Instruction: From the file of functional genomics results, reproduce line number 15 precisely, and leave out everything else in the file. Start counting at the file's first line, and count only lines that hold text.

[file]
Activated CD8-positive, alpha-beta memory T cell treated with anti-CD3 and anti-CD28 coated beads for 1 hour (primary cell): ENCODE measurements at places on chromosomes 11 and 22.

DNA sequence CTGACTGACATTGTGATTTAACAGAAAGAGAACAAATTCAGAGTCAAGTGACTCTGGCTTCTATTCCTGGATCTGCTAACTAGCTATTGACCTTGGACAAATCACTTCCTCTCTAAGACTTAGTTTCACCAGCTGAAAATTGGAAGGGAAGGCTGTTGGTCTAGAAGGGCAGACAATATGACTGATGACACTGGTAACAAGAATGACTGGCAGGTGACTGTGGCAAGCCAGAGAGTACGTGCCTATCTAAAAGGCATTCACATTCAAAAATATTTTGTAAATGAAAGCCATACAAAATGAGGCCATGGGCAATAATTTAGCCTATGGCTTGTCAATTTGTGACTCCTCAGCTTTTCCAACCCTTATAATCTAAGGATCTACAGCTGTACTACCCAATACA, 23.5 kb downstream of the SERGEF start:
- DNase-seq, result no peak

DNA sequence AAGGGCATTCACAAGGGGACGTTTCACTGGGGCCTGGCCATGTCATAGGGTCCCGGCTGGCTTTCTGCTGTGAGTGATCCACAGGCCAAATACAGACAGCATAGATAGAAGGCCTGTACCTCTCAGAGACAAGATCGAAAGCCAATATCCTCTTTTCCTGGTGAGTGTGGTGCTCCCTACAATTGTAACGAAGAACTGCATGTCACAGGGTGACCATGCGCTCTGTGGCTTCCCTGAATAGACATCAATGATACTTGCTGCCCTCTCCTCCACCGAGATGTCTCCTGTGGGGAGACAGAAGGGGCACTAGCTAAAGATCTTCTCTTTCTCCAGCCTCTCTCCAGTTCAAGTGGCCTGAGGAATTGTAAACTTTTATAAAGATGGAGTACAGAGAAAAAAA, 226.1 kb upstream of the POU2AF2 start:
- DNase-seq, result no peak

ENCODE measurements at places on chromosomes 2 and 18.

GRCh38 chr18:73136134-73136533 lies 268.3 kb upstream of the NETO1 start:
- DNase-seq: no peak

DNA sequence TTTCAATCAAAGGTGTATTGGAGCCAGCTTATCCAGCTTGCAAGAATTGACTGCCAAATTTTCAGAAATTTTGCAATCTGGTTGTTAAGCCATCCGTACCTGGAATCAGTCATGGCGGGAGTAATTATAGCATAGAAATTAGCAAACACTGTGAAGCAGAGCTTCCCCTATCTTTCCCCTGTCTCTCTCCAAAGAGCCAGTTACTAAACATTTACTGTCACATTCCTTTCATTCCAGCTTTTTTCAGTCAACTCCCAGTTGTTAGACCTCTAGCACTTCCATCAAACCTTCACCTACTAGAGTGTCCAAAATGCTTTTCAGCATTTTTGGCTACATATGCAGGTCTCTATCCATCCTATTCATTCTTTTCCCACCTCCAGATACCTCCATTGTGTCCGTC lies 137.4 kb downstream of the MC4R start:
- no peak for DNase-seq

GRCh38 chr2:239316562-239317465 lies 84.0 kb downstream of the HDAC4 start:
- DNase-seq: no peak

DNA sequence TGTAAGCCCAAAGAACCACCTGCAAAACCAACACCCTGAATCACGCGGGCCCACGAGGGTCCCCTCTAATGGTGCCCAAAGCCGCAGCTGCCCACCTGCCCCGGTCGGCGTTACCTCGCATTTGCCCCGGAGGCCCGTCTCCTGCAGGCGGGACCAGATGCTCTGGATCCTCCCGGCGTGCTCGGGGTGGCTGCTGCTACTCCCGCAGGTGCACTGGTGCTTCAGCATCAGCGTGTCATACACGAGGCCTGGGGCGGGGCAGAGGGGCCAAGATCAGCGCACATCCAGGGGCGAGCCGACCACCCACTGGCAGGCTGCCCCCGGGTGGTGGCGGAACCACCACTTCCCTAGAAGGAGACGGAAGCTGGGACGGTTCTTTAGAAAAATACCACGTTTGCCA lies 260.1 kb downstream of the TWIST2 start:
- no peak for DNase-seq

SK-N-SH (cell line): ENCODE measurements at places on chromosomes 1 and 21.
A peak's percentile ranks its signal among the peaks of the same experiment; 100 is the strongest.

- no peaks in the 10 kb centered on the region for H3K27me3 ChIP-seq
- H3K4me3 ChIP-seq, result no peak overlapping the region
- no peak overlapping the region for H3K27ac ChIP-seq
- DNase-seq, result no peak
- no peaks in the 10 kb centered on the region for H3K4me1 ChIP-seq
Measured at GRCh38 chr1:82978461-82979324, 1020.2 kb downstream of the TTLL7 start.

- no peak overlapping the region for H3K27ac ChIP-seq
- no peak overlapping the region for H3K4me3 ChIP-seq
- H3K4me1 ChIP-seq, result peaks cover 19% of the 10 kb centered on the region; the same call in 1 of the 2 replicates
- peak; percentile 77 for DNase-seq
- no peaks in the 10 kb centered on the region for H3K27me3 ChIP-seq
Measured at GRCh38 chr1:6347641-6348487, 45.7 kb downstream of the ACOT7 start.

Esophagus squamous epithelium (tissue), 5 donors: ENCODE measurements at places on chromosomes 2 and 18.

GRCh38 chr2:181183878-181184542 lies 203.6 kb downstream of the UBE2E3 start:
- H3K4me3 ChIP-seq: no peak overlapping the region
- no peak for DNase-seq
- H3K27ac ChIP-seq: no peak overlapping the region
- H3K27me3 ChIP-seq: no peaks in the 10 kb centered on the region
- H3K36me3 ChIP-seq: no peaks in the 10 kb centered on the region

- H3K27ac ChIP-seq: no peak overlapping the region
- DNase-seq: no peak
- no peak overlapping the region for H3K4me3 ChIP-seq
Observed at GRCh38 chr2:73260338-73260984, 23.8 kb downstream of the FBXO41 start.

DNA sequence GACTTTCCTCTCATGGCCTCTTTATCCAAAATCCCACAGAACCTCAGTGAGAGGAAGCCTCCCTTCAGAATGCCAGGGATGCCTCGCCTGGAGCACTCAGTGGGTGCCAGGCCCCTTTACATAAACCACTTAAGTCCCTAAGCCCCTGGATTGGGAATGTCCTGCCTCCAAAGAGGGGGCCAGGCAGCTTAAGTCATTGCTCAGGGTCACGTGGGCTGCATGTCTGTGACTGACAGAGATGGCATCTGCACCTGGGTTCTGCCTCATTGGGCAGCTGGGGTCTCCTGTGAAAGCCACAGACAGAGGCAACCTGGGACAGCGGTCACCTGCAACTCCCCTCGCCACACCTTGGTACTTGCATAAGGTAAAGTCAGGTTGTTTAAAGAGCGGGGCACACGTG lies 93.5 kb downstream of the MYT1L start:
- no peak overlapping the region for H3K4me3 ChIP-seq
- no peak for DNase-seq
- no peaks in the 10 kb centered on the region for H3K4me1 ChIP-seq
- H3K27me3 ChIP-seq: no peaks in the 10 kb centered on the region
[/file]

SK-N-SH (cell line): ENCODE measurements at places on chromosomes 1 and 21.